WASHINGTON – Scientists have figured out why vampire bats are the only mammals that can survive on a diet of just blood.
They compared the genome of common vampire bats to 26 other bat species and identified 13 genes that are missing or no longer work in vampire bats. Over the years, those gene tweaks helped them adapt to a blood diet rich in iron and protein, but with minimal fats or carbohydrates, the researchers reported Friday in the journal Science Advances.
The bats live in South and Central America and are basically “living Draculas,” said co-author Michael Hiller of Germany’s Max Planck Institute. About 3 inches (8 centimeters) long with a wingspan of 7 inches (18 centimeters), the bats bite and then lap up blood from livestock or other animals at night.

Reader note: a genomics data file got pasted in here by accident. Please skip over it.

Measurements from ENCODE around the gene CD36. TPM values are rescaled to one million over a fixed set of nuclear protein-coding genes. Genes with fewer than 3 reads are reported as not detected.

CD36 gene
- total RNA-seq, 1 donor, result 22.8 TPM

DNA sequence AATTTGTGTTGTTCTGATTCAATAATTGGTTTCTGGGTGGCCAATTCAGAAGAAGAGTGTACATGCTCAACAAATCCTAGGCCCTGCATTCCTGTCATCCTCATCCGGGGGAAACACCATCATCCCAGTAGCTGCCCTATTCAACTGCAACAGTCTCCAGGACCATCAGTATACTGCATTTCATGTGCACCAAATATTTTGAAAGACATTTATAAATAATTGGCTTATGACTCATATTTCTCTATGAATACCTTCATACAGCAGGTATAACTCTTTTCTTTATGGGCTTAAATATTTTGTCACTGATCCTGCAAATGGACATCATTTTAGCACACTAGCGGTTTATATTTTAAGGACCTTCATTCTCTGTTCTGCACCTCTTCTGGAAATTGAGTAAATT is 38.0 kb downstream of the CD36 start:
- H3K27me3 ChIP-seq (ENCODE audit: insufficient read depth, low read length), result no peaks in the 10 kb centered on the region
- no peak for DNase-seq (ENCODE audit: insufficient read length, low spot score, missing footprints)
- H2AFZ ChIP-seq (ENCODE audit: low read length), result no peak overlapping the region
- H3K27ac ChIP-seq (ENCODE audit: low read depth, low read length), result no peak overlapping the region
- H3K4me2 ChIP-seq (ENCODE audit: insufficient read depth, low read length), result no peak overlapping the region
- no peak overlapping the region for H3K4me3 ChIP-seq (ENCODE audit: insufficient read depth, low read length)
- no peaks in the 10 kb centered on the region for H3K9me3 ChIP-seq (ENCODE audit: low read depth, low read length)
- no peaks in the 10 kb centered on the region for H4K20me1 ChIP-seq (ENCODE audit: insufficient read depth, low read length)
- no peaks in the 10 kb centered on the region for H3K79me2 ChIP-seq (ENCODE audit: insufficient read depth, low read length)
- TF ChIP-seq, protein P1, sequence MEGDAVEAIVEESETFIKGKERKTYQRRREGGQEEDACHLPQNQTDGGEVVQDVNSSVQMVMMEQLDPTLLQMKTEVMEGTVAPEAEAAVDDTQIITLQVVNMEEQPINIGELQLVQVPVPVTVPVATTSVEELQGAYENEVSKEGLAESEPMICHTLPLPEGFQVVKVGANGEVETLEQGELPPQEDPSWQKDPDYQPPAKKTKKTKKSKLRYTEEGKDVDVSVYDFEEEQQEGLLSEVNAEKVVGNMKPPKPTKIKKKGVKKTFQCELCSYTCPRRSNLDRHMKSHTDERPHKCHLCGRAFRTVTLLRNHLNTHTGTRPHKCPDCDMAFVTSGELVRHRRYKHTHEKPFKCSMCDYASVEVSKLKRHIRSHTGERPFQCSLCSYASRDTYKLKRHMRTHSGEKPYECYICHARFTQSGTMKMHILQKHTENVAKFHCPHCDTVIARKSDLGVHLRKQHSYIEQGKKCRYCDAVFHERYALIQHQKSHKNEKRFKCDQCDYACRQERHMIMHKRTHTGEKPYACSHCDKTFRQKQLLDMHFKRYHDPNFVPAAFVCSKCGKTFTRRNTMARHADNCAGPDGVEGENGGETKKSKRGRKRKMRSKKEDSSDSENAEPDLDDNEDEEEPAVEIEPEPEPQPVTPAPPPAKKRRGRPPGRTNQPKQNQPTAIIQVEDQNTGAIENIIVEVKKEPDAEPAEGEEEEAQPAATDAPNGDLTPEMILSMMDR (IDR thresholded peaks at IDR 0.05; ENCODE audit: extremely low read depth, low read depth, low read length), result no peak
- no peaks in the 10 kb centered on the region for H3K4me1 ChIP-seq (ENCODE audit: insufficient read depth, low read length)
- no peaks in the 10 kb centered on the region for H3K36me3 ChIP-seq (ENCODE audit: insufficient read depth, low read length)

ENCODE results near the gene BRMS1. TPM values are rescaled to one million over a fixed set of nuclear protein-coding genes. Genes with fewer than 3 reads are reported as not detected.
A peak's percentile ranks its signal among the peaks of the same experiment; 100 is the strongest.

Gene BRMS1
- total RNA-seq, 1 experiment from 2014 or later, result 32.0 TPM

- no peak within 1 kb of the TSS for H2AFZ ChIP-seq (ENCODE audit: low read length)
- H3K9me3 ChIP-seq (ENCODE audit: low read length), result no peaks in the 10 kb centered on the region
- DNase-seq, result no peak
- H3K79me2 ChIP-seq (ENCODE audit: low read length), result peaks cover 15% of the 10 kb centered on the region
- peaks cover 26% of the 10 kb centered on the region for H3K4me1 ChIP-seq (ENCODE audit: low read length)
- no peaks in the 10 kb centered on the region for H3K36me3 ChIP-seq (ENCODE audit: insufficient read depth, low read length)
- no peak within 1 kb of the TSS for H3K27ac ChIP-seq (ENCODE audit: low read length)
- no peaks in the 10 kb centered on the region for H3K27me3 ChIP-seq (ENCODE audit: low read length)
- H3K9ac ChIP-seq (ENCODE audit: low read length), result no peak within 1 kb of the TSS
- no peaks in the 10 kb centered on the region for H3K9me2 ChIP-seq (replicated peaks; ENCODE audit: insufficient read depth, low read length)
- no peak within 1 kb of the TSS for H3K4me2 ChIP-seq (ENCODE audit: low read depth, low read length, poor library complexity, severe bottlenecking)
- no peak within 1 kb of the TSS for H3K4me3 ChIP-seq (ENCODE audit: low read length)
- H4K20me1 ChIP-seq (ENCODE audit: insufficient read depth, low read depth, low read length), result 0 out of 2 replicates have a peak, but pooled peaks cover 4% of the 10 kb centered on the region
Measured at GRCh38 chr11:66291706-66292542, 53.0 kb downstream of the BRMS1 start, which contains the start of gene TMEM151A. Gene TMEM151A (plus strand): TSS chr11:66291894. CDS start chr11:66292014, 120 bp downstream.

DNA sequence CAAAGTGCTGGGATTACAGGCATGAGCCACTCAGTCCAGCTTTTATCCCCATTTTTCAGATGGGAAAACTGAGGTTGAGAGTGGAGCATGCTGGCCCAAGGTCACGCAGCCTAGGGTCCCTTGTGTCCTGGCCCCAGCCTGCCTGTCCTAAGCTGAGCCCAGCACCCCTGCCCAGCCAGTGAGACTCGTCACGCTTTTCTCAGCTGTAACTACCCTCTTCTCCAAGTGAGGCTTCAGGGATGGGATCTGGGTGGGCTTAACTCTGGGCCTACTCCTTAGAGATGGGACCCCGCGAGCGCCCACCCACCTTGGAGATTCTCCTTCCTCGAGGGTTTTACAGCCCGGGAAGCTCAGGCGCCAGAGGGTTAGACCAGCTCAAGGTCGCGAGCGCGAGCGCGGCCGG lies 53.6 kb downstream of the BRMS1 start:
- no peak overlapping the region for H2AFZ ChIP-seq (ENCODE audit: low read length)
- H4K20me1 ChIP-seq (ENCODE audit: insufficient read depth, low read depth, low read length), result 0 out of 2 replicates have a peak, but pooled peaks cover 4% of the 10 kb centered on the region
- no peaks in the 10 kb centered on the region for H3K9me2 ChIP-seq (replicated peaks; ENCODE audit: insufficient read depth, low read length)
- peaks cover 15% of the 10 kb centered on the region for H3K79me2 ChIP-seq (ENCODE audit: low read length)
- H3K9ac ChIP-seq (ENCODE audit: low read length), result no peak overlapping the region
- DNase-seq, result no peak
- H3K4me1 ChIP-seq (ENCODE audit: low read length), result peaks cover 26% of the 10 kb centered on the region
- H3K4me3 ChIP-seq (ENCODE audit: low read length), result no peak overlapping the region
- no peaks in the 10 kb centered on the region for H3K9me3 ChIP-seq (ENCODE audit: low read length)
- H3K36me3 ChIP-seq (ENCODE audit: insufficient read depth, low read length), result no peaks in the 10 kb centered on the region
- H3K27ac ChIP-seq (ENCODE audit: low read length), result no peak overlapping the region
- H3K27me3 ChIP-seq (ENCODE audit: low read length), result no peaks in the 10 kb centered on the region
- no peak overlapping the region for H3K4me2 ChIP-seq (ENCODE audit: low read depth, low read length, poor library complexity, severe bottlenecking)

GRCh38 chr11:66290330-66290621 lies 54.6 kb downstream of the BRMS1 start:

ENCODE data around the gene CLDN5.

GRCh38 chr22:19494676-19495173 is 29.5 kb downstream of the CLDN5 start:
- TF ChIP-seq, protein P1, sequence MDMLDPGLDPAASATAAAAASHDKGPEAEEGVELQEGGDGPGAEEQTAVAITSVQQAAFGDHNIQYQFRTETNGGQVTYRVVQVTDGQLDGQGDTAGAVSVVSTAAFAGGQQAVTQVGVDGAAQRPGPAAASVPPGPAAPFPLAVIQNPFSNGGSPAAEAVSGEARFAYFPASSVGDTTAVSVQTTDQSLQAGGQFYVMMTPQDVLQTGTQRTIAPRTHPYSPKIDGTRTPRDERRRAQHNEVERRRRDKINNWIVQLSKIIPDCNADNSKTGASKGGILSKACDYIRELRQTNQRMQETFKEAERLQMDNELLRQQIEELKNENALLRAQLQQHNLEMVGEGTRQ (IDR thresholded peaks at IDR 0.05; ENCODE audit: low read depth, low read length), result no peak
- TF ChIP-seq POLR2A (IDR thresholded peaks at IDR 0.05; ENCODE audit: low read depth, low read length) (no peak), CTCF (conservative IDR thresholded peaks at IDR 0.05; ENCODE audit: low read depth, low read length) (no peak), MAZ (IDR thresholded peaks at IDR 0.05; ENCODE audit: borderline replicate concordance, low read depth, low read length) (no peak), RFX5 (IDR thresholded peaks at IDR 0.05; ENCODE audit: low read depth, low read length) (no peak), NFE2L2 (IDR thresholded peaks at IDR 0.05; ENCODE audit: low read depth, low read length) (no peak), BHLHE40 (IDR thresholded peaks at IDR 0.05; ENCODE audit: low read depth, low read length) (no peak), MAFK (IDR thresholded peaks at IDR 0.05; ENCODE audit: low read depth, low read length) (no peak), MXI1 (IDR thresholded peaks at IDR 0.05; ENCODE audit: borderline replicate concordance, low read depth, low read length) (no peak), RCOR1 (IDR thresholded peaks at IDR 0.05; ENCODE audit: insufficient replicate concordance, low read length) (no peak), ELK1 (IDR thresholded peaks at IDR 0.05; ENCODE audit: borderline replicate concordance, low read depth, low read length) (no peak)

Most mammals couldn’t survive on a low-calorie liquid diet of blood. Only three vampire species of the 1,400 kinds of bats can do that — the others eat mostly insects, fruit, nectar, pollen, or meat, such as small frogs and fish.
Read the rest of the fascinating story here. This article was written by Christina Larson for “Weird News.”
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